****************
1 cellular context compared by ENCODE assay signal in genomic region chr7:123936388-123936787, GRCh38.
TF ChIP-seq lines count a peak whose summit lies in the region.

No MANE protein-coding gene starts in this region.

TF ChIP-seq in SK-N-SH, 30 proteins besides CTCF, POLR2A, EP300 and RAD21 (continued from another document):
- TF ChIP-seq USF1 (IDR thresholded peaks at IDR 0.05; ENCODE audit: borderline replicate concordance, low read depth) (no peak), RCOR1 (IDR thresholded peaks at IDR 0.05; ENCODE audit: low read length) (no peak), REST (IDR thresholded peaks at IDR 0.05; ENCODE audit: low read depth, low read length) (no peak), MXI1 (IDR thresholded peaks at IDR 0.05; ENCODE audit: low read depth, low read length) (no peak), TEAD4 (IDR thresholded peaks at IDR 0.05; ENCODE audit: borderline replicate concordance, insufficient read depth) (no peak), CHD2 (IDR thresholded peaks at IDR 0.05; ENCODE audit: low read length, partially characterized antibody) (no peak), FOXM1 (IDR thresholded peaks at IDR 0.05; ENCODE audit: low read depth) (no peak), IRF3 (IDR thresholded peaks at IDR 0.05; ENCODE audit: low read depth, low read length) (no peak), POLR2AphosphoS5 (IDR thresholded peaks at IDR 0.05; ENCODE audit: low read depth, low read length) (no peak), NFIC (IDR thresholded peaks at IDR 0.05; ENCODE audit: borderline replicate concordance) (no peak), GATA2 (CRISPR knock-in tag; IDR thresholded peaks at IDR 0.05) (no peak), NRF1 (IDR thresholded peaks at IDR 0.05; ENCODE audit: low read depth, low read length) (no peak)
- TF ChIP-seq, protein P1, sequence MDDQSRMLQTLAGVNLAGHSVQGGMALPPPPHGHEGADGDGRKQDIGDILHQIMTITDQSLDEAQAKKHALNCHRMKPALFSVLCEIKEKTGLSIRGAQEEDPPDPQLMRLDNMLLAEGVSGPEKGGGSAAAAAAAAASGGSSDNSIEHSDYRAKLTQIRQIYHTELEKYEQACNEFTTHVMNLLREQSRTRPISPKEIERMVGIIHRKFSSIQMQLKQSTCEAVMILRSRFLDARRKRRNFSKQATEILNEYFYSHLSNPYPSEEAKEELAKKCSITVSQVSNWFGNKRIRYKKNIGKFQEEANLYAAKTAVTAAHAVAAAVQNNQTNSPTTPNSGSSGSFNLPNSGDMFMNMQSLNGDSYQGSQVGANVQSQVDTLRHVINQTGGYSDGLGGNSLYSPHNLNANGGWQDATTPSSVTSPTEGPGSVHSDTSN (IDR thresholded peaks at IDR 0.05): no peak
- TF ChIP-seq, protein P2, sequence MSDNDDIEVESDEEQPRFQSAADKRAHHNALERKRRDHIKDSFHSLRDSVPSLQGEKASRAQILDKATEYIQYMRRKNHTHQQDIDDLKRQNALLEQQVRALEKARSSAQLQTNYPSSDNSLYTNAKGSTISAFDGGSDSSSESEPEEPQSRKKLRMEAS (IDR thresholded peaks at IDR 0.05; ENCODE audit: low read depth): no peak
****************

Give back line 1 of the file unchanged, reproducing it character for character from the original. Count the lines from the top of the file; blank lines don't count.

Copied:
1 cellular context compared by ENCODE assay signal in genomic region chr7:123936388-123936787, GRCh38.